EV is a decent stat for predicting outcome, and quality of contact. It loses value when the fielders can predict where the ball will be hit at, and I think the opposing teams seem to have a good idea about where the White Sox hitters hit the ball.


And the inverse seems to be true of our corner outfielders. I know they’re disturbingly slow, but how many opponent basehits seem to require forever to get to, leading to doubles and sometimes triples? Most of that’s (lack of) speed/ability, but some of it is probably positioning too


Don’t forget our CF! He frequently saunters in the general direction of the batted ball with no obvious sense of urgency.

Joliet Orange Sox

The Sox hitters have a total BABIP of 0.307 and opposing hitters have a total BABIP of 0.297 against Sox pitchers. Neither one of these numbers is particulary high or low. I’m not convinced at all of this argument about fielders excelling at predicting where the Sox hitters will hit the ball.

I think the lack of HR’s and lack of BB’s are by far the most significant problems the Sox offense has. In fact given how few home runs and walks the Sox have, I’m actually surprised the Sox are slightly above average in runs scored.

Last edited 3 months ago by Joliet Orange Sox

The problem is grounders. It’s not exit velo (7th in MLB) it’s not opponents deciphering where they hit it (spray angle), it’s launch angle. They are wasting their hard contact on balls that are too low to do any damage unless they find a gap. They have the 4th lowest avg launch angle, 4th highest GB%, 4th lowest HR/FB… etc.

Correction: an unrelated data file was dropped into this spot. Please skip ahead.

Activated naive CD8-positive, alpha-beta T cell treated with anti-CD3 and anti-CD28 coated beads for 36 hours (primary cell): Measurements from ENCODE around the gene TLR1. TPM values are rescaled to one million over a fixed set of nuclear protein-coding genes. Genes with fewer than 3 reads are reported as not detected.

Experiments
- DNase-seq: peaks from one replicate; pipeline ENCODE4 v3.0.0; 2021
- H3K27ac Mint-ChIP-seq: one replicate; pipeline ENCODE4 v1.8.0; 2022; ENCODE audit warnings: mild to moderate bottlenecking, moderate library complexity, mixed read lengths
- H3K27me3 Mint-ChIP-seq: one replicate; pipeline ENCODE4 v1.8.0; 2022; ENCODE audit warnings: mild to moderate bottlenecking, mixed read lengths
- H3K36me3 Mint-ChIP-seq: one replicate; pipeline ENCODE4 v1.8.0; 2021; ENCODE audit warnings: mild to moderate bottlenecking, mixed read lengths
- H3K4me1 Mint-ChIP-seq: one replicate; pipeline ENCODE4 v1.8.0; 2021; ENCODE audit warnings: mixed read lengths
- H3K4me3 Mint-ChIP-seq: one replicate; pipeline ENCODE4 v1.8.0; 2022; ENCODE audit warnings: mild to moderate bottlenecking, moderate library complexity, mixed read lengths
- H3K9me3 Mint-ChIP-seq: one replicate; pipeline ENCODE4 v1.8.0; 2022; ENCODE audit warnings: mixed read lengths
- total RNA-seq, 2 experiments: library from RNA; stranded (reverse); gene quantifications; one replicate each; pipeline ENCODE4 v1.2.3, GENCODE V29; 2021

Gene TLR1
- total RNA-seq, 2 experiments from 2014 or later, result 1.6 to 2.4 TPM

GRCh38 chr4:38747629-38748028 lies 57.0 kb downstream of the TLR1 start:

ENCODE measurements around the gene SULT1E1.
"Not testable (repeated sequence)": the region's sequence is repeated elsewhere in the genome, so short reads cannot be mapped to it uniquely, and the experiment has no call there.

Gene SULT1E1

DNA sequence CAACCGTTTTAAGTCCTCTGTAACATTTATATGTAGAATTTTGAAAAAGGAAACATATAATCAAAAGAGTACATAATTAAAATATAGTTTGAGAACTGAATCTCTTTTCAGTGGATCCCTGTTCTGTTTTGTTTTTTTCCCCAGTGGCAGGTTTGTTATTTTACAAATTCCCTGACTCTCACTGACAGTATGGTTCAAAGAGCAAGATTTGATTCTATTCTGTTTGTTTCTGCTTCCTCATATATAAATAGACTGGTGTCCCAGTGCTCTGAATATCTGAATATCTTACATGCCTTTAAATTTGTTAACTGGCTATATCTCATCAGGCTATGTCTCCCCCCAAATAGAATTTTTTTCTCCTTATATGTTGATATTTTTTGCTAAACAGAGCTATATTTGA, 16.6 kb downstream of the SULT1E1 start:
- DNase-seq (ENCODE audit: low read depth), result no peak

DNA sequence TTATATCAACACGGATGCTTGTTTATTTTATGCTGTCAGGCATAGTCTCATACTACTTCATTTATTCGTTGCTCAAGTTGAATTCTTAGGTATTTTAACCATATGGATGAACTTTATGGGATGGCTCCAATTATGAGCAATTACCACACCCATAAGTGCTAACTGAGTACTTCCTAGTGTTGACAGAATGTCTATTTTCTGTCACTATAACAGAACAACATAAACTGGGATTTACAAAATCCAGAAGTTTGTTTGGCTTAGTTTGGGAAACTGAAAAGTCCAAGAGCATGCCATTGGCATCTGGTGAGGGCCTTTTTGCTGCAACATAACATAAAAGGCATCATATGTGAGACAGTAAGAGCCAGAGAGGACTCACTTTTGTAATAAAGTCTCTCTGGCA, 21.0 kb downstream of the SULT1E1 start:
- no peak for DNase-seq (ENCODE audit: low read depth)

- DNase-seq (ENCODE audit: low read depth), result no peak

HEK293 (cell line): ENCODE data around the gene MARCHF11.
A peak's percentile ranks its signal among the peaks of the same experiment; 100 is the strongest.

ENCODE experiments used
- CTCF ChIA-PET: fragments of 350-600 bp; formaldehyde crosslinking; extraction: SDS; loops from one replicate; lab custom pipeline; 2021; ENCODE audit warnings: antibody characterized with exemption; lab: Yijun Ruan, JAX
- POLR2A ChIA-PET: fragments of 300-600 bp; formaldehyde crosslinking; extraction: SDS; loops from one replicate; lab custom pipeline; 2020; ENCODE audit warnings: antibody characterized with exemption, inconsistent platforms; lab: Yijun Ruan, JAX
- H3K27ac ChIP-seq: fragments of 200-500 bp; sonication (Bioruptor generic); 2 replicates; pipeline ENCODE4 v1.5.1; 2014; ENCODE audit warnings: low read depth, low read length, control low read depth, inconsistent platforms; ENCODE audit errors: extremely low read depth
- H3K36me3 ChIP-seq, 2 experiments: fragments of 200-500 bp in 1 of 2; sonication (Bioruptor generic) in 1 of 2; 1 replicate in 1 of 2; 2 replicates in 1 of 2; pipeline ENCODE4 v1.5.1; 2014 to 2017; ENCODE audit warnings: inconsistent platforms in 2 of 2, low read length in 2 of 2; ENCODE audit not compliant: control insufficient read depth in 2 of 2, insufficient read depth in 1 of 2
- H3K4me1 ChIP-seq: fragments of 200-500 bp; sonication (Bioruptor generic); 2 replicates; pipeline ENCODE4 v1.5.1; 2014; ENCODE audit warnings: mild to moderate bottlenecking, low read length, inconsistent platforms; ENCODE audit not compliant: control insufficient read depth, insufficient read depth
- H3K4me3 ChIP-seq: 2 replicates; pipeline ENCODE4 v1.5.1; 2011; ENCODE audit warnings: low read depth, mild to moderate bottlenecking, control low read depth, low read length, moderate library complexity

This is a Frank Menechino problem. Miami had the same issue for everyone but Stanton. Yelich and Ozuna broke out before they broke down as soon as they left Miami and Menechino.

Joliet Orange Sox

I agree with you. My post was expressing my skepticism about opponents predicting spray angle being the problem.

I also agree Menechino is a huge problem. Josh showed the stat during the podcast on Thursday about teams that hit 70% of their hits for singles being rare and almost always involving Menechino. This year’s Tigers also have a singles problem and their hitting coach is Scott Coolbaugh who was Menechino’s assistant with the Sox.

Last edited 3 months ago by Joliet Orange Sox

Don’t be surprised because they are not. They’re 19th in Runs and 19th in Runs/gm so they are below average.
They’re slightly above average in doubles, 13th with 191 (187 league avg)
and the afore mentioned 2nd in hits with 1010 but that’s it. Everything else is below average or worse.
Last in BB
27th in triples
26th in HR
26th in SB
26th in SF (yes 26th in fricken Sac Flies)
19th in OBP
20th in OPS
22nd in GIDP (or 9th most however you want to say it)
Oh and